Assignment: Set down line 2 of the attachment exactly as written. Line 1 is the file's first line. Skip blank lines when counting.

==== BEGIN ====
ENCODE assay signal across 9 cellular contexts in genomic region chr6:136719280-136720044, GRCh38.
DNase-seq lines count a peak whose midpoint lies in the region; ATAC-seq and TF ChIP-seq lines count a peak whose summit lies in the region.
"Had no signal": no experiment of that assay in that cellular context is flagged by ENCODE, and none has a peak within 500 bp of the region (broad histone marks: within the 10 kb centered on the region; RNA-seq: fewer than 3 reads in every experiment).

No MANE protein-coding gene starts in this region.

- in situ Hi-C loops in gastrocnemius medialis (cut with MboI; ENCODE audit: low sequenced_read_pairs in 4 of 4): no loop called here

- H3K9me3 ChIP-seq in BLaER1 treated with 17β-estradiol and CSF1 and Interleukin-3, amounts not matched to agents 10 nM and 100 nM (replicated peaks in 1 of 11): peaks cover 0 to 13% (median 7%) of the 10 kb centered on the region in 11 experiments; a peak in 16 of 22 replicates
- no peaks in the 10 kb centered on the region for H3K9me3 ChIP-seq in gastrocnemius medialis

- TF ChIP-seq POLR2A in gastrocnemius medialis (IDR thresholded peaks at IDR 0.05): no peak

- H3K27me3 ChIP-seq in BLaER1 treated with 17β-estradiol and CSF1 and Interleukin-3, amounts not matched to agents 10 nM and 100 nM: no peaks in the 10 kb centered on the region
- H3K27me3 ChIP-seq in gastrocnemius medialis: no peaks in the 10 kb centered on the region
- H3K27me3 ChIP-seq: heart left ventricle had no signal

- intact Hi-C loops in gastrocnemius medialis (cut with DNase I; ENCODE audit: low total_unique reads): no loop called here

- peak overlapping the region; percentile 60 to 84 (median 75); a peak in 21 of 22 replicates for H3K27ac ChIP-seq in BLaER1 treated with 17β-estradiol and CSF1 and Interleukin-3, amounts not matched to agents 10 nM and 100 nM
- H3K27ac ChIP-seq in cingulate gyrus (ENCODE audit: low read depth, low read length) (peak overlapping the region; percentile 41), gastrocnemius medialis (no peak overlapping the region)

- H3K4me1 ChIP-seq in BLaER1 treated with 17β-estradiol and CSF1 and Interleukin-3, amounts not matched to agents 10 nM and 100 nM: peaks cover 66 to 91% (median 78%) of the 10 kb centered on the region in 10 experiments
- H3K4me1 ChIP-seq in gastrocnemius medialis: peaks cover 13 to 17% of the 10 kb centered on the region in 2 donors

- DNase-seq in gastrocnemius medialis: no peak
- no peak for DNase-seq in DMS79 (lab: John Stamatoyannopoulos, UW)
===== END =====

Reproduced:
DNase-seq lines count a peak whose midpoint lies in the region; ATAC-seq and TF ChIP-seq lines count a peak whose summit lies in the region.